Curve25519 was designed for fast and secure cryptography. One of the things that make it fast is the clever way Bernstein carries out arithmetic mod 2^{255} – 19 which he describes here.

Bernstein represents numbers mod 2^{255} – 19 by polynomials whose value at 1 gives the number. That alone is not remarkable, but his choice of representation seems odd until you learn why it was chosen. Each number is represented as a polynomial of the form

∑ *u*_{i} *x*^{i}

where each *u*_{i} is an integer multiple *k*_{i} of 2^{⌈25.5i⌉}, and each *k*_{i} is an integer between -2^{25} and 2^{25} inclusive.

Why this limitation on the *k*‘s? Pentium cache optimization. In Bernstein’s words:

Why split 255-bit integers into ten 26-bit pieces, rather than nine 29-bit pieces or eight 32-bit pieces? Answer: The coefficients of a polynomial product do not fit into the Pentium M’s fp registers if pieces are too large. The cost of handling larger coefficients outweighs the savings of handling fewer coefficients.

And why unevenly spaced powers of 2: 1, 2^{26}, 2^{51}, 2^{77}, …, 2^{230}? Some consecutive exponents differ by 25 and some by 26. This looks sorta like a base 2^{25} or base 2^{26} representation, but is a mixture of both. Bernstein answers this in his paper.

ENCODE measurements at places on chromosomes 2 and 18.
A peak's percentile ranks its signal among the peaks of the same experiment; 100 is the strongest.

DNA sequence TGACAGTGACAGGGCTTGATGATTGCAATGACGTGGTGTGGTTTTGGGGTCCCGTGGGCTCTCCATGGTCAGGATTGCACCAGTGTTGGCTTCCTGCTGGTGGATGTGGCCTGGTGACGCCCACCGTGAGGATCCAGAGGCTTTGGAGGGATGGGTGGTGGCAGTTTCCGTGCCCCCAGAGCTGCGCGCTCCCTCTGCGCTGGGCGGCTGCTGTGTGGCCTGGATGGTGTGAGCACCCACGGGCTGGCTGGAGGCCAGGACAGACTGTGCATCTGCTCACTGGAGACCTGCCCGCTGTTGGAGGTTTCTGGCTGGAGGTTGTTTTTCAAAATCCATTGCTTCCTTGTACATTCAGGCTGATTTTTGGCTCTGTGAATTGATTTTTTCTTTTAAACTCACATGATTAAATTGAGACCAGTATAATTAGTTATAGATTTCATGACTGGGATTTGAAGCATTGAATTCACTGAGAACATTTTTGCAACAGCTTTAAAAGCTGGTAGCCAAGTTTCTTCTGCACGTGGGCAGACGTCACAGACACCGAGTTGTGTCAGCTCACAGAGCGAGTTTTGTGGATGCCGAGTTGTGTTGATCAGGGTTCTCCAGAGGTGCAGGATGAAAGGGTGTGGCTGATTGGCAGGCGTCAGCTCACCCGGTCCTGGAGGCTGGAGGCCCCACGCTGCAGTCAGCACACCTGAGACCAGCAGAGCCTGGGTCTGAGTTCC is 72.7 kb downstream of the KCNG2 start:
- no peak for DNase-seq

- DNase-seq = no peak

Bernstein answers this question as well.

Given that there are 10 pieces, why use radix 2

^{25.5}rather than, e.g., radix 2^{25}or radix 2^{26}? Answer: My ring R contains 2^{255}x^{10}− 19, which represents 0 in Z/(2^{255}− 19). I will reduce polynomial products modulo 2^{255}x^{10}– 19 to eliminate the coefficients ofx^{10},x^{11}, etc. With radix 2^{25}, the coefficient ofx^{10}could not be eliminated. With radix 2^{26}, coefficients would have to be multiplied by 2^{5}19 rather than just 19, and the results would not fit into an fp register.

There are a few things to unpack here.

Remember that we’re turning polynomials in to numbers by evaluating them at 1. So when *x* = 1, 2^{255}*x*^{10} – 19 = *p* = 2^{255} – 19, which is the zero in the integers mod 2^{255} – 19.

If we were using base (radix) 2^{25} , the largest number we could represent with a 9th degree polynomial with the restrictions above would be 2^{250} , so we’d need a 10th degree polynomial; we couldn’t eliminate terms containing *x*^{10}.

I don’t yet see why working with radix 2^{26} would overflow an fp register. If you do see why, please leave an explanation in the comments.